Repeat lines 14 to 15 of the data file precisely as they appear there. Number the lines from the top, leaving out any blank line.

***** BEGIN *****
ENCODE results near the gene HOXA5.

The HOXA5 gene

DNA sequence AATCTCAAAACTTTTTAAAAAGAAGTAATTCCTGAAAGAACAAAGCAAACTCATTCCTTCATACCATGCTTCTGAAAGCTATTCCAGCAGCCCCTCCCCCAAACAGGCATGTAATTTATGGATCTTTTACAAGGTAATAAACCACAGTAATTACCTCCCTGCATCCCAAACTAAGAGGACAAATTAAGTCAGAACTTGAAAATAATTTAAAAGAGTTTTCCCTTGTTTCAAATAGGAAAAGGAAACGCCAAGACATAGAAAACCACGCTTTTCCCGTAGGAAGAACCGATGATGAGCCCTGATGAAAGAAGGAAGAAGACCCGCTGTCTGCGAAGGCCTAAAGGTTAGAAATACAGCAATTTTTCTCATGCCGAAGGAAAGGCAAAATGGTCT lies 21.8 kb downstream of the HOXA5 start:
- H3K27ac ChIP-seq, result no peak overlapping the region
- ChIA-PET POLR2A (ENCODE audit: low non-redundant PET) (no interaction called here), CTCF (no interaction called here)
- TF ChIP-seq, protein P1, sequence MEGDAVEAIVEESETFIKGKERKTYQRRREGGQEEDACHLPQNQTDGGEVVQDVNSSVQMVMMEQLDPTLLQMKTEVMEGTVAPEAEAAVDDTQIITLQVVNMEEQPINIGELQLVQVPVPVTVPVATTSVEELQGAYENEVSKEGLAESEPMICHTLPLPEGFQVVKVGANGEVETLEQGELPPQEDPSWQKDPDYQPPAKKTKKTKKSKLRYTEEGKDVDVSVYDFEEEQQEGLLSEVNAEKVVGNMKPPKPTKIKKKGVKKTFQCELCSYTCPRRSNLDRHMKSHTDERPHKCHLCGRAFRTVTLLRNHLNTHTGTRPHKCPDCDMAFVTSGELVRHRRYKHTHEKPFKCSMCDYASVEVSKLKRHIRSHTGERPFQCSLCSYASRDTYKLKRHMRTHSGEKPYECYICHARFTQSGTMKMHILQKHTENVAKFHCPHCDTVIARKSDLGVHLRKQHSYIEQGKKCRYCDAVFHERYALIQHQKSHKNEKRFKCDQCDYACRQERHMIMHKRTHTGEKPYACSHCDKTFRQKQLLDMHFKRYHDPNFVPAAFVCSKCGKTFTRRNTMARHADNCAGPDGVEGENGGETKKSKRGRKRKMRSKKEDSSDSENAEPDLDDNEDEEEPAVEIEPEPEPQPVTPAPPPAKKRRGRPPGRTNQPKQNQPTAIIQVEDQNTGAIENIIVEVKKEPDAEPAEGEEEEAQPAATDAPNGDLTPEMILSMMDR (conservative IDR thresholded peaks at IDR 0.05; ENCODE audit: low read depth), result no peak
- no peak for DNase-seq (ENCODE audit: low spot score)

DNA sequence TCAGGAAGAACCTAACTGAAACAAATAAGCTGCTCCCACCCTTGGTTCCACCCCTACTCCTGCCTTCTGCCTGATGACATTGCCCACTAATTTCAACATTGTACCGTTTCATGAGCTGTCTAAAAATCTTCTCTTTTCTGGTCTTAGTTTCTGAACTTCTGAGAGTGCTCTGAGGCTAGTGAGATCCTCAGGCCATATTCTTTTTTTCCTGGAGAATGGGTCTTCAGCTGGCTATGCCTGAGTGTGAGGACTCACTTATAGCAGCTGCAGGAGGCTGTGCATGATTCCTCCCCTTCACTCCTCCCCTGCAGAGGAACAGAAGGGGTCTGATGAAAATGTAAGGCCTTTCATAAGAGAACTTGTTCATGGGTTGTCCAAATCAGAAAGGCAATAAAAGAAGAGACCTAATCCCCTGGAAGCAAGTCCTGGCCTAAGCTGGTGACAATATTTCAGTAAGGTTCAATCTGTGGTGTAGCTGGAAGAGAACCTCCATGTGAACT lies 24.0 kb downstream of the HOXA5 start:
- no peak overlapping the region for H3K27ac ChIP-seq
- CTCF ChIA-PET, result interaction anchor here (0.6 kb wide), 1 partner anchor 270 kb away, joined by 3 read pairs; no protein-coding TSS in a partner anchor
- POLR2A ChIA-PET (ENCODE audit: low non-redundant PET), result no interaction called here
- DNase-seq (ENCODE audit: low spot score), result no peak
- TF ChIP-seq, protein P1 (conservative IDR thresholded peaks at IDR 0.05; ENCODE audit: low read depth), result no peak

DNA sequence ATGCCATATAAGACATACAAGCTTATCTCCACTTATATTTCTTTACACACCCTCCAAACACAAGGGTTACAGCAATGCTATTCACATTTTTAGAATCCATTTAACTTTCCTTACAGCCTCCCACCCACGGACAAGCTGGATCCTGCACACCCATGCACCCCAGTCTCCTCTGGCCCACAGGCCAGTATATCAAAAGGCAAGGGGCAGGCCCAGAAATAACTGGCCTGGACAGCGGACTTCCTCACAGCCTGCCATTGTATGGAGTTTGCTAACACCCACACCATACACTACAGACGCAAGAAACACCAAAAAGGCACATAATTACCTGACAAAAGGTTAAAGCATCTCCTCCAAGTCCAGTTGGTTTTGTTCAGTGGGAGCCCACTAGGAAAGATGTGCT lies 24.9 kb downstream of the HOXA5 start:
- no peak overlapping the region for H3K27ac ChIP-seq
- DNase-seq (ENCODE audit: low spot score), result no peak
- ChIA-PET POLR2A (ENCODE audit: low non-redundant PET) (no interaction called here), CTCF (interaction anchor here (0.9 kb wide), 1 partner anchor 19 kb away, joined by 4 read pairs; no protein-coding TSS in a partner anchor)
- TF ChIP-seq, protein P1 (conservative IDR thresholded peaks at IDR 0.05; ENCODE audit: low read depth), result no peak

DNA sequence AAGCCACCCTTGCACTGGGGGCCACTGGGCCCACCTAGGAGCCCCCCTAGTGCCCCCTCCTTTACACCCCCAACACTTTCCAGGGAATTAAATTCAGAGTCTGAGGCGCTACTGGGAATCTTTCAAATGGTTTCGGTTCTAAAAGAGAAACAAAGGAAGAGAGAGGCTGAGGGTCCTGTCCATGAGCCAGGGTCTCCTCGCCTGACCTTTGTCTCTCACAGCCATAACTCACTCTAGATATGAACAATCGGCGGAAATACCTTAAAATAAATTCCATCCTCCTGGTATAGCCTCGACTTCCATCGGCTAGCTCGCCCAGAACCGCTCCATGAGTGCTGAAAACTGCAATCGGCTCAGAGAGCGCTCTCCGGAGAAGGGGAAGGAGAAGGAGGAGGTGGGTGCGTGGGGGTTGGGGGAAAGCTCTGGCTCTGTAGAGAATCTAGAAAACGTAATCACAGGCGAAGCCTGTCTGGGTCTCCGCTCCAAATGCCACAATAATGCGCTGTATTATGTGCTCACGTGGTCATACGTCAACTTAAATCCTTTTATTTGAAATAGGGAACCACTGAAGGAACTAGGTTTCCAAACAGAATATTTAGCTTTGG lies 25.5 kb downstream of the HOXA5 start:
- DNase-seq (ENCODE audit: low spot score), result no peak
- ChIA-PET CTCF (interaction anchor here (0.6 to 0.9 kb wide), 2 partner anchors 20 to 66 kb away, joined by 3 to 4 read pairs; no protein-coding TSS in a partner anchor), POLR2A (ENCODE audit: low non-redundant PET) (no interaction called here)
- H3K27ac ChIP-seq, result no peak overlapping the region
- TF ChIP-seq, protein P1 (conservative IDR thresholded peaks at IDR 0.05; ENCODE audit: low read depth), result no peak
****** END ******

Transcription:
DNA sequence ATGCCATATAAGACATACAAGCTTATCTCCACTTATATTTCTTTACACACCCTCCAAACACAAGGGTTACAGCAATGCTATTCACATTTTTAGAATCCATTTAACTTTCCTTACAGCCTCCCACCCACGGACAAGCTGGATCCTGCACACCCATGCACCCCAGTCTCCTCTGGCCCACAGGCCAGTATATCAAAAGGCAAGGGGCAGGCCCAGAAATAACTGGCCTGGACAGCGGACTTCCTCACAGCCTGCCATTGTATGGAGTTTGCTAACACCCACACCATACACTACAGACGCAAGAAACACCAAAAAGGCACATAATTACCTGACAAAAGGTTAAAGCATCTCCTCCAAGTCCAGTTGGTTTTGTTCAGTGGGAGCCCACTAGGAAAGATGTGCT lies 24.9 kb downstream of the HOXA5 start:
- no peak overlapping the region for H3K27ac ChIP-seq